Skip to cookie consent
Footsteps magazine issues on a wooden desk.

From: Forgiveness and reconciliation – Footsteps 68

How to support each other to restore broken relationships

Our beliefs about ourselves, other people and our world help us to make sense of our experiences and the world around us. We build our beliefs through our own experiences or inherit them from our family or culture. Unless challenged, we are often not even aware of them. They simply appear to us as just ‘normal’, or the way things are.

Violence changes things. We can feel overwhelmed when we experience something shockingly different from the way we normally see ourselves or the world around us. Perhaps our life was in danger or we were the victim of another’s violence, or we found ourselves doing something that went against our normal beliefs, values and behaviour. This can lead us to question ourselves – why did that happen, or why did we act in that way? We may question our faith and our understanding of God. Distressing events that shatter the way we see ourselves and our world are said to be traumatic.

When we experience something traumatic, we can feel completely out of control and struggle to make sense of the chaos. Feelings of fear, helplessness, or horror are normal reactions to an abnormal situation, and not a sign of weakness. We need to acknowledge these feelings. Talking about our experiences can help us to make sense of them. Most people who experience a traumatic event need support and understanding from those around them to help them recover.

A good way to support someone’s healing process is to be an active listener. Many people rarely experience this sort of listening and it can be a great source of healing. You do not need to be a professional counsellor to listen effectively. The following are some key skills for active listening.

Finding a safe place

First, it is important to help the person relax and feel safe with you. You cannot assume that a person who has experienced a distressing event will feel safe and you may have to earn their trust. People need to know that they can speak about sensitive issues in confidence.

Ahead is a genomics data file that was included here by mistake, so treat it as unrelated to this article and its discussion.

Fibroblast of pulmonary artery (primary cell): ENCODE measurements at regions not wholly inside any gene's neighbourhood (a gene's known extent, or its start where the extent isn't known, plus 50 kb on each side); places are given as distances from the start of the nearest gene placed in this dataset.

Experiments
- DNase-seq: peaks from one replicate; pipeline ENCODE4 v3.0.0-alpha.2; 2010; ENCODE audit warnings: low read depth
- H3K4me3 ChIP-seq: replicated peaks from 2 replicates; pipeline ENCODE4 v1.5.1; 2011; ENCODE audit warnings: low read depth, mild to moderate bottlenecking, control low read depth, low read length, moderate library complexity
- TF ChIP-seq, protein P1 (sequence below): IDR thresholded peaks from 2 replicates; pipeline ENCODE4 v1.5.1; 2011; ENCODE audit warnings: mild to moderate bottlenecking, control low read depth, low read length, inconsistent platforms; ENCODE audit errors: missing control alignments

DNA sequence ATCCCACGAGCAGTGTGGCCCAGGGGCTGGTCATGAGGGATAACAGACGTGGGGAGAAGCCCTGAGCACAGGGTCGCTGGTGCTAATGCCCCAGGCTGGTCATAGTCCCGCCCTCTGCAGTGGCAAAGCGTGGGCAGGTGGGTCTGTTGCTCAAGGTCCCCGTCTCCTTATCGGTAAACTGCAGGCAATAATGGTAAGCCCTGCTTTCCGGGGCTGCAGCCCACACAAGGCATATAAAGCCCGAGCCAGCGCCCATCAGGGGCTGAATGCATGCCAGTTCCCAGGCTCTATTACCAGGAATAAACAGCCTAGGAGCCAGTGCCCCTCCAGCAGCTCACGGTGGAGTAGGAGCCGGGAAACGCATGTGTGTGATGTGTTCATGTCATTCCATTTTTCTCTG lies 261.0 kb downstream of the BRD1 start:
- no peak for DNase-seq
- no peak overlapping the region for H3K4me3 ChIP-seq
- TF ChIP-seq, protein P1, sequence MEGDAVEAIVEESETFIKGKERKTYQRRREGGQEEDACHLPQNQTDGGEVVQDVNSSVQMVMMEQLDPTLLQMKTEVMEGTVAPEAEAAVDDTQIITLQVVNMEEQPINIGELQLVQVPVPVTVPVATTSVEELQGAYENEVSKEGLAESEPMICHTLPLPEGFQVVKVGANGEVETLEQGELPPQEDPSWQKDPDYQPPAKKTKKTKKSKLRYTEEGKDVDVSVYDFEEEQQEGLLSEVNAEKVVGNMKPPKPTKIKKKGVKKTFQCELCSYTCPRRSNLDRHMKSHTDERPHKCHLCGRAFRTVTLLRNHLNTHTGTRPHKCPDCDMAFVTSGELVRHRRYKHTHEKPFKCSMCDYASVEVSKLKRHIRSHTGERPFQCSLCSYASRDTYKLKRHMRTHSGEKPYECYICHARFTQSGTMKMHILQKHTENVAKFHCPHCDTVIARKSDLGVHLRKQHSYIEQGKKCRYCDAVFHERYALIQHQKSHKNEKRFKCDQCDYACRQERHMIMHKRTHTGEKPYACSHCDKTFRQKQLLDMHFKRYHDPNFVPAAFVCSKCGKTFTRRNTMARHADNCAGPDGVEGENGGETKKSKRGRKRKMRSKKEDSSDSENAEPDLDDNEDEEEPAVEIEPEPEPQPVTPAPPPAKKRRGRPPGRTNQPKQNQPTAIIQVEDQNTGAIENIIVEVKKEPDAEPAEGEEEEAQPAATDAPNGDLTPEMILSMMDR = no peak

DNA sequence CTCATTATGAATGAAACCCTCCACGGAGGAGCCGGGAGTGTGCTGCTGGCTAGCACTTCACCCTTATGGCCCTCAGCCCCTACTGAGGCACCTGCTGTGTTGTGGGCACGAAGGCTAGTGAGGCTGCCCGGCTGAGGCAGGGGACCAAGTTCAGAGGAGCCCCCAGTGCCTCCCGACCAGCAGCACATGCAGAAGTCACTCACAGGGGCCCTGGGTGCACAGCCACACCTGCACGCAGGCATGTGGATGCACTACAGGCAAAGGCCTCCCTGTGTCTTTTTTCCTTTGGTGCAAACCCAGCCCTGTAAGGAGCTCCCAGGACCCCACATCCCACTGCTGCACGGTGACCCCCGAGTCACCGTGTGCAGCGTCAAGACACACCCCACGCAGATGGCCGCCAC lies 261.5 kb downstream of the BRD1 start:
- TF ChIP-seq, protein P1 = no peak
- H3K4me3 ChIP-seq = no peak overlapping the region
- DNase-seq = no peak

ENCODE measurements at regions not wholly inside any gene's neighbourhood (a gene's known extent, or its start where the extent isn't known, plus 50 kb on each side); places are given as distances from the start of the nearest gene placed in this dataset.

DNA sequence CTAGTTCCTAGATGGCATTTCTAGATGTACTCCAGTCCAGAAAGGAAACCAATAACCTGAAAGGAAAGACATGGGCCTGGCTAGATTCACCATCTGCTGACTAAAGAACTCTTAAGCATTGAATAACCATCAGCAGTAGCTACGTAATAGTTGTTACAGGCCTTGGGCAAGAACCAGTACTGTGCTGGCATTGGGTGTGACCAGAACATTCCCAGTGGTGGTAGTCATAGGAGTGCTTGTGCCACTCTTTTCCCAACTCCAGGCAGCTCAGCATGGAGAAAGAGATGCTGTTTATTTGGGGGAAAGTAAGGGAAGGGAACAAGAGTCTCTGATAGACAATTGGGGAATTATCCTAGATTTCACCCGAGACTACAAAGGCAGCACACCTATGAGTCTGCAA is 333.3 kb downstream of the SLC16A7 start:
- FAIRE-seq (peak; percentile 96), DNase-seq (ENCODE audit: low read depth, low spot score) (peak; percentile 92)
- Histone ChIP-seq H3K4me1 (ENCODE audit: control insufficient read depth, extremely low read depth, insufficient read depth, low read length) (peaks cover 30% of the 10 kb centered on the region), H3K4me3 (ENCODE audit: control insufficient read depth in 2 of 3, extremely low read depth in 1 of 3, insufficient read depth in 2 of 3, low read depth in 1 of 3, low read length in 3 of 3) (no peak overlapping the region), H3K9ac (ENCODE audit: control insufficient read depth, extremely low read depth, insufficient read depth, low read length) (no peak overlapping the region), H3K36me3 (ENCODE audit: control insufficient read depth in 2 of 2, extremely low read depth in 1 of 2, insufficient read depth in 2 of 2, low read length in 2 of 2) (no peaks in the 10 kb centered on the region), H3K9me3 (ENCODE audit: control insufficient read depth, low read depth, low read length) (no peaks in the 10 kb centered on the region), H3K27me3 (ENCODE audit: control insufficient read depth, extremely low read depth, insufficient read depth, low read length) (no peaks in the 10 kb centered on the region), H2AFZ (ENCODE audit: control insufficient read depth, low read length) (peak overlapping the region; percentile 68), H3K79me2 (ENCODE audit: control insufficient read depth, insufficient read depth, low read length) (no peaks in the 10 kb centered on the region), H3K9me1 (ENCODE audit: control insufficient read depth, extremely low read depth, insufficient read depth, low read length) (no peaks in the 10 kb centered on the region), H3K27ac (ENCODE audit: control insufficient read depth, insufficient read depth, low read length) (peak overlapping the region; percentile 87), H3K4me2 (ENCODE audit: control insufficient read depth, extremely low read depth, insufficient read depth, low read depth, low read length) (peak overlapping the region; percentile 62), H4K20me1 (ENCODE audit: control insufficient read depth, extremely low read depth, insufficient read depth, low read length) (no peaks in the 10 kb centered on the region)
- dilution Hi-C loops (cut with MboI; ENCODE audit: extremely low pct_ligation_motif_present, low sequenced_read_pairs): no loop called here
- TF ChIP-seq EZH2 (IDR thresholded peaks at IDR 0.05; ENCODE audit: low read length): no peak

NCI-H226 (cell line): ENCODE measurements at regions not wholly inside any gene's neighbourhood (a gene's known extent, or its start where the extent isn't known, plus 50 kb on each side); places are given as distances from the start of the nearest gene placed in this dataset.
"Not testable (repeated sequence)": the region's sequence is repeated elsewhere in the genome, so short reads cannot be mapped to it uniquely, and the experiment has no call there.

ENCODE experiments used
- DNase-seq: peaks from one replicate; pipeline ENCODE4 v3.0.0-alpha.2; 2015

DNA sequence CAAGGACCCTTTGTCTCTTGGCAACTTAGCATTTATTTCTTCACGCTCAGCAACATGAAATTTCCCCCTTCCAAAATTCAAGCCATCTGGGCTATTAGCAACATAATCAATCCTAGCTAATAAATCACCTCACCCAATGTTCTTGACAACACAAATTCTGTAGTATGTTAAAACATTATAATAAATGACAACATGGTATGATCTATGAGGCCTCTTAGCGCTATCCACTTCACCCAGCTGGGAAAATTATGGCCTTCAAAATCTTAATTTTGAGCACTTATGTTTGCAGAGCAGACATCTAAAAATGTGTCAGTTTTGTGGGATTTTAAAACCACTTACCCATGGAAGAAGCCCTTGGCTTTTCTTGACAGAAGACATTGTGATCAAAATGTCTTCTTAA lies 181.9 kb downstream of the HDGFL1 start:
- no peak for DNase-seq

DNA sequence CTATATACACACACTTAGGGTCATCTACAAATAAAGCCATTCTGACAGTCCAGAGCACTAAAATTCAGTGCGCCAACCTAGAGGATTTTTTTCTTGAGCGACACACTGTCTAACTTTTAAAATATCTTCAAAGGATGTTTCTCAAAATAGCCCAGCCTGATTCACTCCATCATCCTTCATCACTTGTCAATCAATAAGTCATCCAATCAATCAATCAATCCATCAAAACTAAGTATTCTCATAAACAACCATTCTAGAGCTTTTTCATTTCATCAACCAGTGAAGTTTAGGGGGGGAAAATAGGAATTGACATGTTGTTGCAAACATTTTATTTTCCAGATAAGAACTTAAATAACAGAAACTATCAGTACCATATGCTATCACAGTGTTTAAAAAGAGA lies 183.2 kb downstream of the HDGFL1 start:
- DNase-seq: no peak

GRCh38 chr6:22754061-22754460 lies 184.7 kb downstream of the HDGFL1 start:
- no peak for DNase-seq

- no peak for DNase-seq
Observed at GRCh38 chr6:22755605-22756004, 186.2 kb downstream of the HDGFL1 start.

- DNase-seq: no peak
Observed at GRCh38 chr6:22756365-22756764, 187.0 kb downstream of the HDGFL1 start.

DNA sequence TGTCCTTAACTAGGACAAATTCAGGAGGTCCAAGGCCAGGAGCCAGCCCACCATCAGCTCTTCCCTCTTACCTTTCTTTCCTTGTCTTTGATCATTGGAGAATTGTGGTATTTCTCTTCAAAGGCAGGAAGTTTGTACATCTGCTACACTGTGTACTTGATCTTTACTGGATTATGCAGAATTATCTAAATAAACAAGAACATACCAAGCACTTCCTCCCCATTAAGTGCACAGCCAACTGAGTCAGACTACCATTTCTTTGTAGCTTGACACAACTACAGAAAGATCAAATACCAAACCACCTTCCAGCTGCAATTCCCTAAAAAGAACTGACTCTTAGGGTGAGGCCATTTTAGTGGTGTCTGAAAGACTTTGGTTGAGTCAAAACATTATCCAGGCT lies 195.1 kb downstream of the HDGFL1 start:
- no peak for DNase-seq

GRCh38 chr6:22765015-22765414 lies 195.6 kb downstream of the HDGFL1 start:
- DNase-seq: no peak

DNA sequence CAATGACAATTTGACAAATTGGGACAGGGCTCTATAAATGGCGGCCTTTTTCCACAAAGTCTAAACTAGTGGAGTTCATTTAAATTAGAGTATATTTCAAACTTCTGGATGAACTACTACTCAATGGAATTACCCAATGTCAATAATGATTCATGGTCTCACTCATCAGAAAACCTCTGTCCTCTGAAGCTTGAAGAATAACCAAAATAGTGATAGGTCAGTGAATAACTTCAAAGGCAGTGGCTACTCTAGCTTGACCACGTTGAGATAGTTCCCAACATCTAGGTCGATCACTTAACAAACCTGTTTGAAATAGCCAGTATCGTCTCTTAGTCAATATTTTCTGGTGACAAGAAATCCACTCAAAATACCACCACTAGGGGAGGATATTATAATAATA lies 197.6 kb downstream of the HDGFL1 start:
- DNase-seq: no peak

Listening

People will share their experience only if and when they feel ready to do so. This can take time, and it is important that people are never forced into talking about distressing issues. As active listeners, we need to be patient and respect the other person.

Understanding

As an active listener, do not take on the role of expert, advisor, teacher, rescuer or fixer. Focus instead on trying to understand the other person’s experience and feelings. Because we all have our own ways of thinking and feeling, each person will experience a traumatic event differently. We cannot really understand what it was like for the other person unless we can first put aside our own feelings and experience. We need to be fully attentive and willing to listen to their unique experience.

Pay attention to the person’s emotional response as well as the story of their experience. Think about the whole person:

You may wish to summarise in a few words some of what you hear (the feelings as well as the story), just to check that you have understood it.

Acceptance

The final important attitude for healing is acceptance. By offering unconditional acceptance to another person, we show that we are willing to try to understand their experience. This means that we are willing to accept all their emotional responses, even when they are uncomfortable for us, such as confusion, resentment, fear, anger, or despair. Even if we cannot understand or agree with their attitudes or behaviour, we may be able to accept them as another human being who is made in the image of God. Acceptance relies on us offering grace to another person instead of judging them, just as God offers grace to us. This may be especially difficult if they have been involved in carrying out acts of violence themselves.

This special kind of listening can be difficult to do, but is a powerful source of healing for those who have experienced a traumatic event.

Angus Murray is a professional counsellor and also works for Tearfund as Regional Conflict Policy Officer for Sudan.
Tearfund
100 Church Road
Teddington
Middlesex
TW11 8QE


Know your limits

Similarly Tagged Content

Share this resource

If you found this resource useful, please share it with others so they can benefit too.

Sign up now to get Footsteps magazine

A free digital and print magazine for community development workers. Covering a diverse range of topics, it is published three times a year.

Sign up now

Cookie preferences

Your privacy and peace of mind are important to us. We are committed to keeping your data safe. We only collect data from people for specific purposes and once that purpose has finished, we won’t hold on to the data.

For further information, including a full list of individual cookies, please see our privacy policy.

  • These cookies are necessary for the website to function and cannot be switched off in our systems.

  • These cookies allow us to measure and improve the performance of our site. All information these cookies collect is anonymous.

  • These allow for a more personalised experience. For example, they can remember the region you are in, as well as your accessibility settings.

  • These cookies help us to make our adverts personalised to you and allow us to measure the effectiveness of our campaigns.